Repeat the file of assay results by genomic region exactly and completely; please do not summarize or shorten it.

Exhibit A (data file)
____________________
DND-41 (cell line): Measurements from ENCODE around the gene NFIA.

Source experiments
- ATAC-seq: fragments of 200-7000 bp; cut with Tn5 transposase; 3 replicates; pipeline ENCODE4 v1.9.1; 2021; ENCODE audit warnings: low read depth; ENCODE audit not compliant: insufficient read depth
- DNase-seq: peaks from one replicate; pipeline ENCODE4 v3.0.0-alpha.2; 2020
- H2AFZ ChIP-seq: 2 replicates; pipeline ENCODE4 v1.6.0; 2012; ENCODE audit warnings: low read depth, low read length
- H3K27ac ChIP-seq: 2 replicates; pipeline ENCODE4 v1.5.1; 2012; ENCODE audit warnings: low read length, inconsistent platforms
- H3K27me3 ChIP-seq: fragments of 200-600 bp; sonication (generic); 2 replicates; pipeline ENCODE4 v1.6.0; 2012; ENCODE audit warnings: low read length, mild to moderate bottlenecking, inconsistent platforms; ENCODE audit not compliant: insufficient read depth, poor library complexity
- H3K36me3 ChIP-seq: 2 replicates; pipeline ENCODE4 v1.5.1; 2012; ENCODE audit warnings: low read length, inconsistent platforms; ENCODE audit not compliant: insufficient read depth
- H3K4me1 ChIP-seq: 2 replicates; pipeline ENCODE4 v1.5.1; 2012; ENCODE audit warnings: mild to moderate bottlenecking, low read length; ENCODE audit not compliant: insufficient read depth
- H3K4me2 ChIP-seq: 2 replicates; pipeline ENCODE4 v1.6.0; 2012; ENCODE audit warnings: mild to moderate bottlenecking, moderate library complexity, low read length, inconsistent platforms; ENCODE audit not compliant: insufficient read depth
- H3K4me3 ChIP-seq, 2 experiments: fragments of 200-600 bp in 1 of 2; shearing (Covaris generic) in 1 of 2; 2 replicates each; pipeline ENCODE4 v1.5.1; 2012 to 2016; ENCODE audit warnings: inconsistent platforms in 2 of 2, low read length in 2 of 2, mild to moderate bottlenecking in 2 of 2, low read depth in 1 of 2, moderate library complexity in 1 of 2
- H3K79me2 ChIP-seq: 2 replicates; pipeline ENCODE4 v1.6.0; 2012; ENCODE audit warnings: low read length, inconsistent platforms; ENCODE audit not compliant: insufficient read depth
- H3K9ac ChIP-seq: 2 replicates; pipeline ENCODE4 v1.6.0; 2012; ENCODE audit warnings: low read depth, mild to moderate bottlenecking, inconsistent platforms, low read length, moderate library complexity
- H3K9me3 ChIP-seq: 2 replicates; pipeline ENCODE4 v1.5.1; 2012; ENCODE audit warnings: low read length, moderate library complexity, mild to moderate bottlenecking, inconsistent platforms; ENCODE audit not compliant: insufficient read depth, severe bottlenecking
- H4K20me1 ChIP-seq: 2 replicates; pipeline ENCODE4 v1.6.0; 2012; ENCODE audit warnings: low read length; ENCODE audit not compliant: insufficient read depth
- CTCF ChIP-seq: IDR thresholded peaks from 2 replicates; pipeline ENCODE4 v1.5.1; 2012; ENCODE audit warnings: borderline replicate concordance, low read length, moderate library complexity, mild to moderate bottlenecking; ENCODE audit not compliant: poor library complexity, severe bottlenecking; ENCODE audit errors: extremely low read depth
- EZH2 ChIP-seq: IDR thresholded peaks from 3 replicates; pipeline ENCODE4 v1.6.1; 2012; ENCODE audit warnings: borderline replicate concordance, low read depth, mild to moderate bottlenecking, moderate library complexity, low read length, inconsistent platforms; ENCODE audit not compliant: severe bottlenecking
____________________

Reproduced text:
DND-41 (cell line): Measurements from ENCODE around the gene NFIA.

Source experiments
- ATAC-seq: fragments of 200-7000 bp; cut with Tn5 transposase; 3 replicates; pipeline ENCODE4 v1.9.1; 2021; ENCODE audit warnings: low read depth; ENCODE audit not compliant: insufficient read depth
- DNase-seq: peaks from one replicate; pipeline ENCODE4 v3.0.0-alpha.2; 2020
- H2AFZ ChIP-seq: 2 replicates; pipeline ENCODE4 v1.6.0; 2012; ENCODE audit warnings: low read depth, low read length
- H3K27ac ChIP-seq: 2 replicates; pipeline ENCODE4 v1.5.1; 2012; ENCODE audit warnings: low read length, inconsistent platforms
- H3K27me3 ChIP-seq: fragments of 200-600 bp; sonication (generic); 2 replicates; pipeline ENCODE4 v1.6.0; 2012; ENCODE audit warnings: low read length, mild to moderate bottlenecking, inconsistent platforms; ENCODE audit not compliant: insufficient read depth, poor library complexity
- H3K36me3 ChIP-seq: 2 replicates; pipeline ENCODE4 v1.5.1; 2012; ENCODE audit warnings: low read length, inconsistent platforms; ENCODE audit not compliant: insufficient read depth
- H3K4me1 ChIP-seq: 2 replicates; pipeline ENCODE4 v1.5.1; 2012; ENCODE audit warnings: mild to moderate bottlenecking, low read length; ENCODE audit not compliant: insufficient read depth
- H3K4me2 ChIP-seq: 2 replicates; pipeline ENCODE4 v1.6.0; 2012; ENCODE audit warnings: mild to moderate bottlenecking, moderate library complexity, low read length, inconsistent platforms; ENCODE audit not compliant: insufficient read depth
- H3K4me3 ChIP-seq, 2 experiments: fragments of 200-600 bp in 1 of 2; shearing (Covaris generic) in 1 of 2; 2 replicates each; pipeline ENCODE4 v1.5.1; 2012 to 2016; ENCODE audit warnings: inconsistent platforms in 2 of 2, low read length in 2 of 2, mild to moderate bottlenecking in 2 of 2, low read depth in 1 of 2, moderate library complexity in 1 of 2
- H3K79me2 ChIP-seq: 2 replicates; pipeline ENCODE4 v1.6.0; 2012; ENCODE audit warnings: low read length, inconsistent platforms; ENCODE audit not compliant: insufficient read depth
- H3K9ac ChIP-seq: 2 replicates; pipeline ENCODE4 v1.6.0; 2012; ENCODE audit warnings: low read depth, mild to moderate bottlenecking, inconsistent platforms, low read length, moderate library complexity
- H3K9me3 ChIP-seq: 2 replicates; pipeline ENCODE4 v1.5.1; 2012; ENCODE audit warnings: low read length, moderate library complexity, mild to moderate bottlenecking, inconsistent platforms; ENCODE audit not compliant: insufficient read depth, severe bottlenecking
- H4K20me1 ChIP-seq: 2 replicates; pipeline ENCODE4 v1.6.0; 2012; ENCODE audit warnings: low read length; ENCODE audit not compliant: insufficient read depth
- CTCF ChIP-seq: IDR thresholded peaks from 2 replicates; pipeline ENCODE4 v1.5.1; 2012; ENCODE audit warnings: borderline replicate concordance, low read length, moderate library complexity, mild to moderate bottlenecking; ENCODE audit not compliant: poor library complexity, severe bottlenecking; ENCODE audit errors: extremely low read depth
- EZH2 ChIP-seq: IDR thresholded peaks from 3 replicates; pipeline ENCODE4 v1.6.1; 2012; ENCODE audit warnings: borderline replicate concordance, low read depth, mild to moderate bottlenecking, moderate library complexity, low read length, inconsistent platforms; ENCODE audit not compliant: severe bottlenecking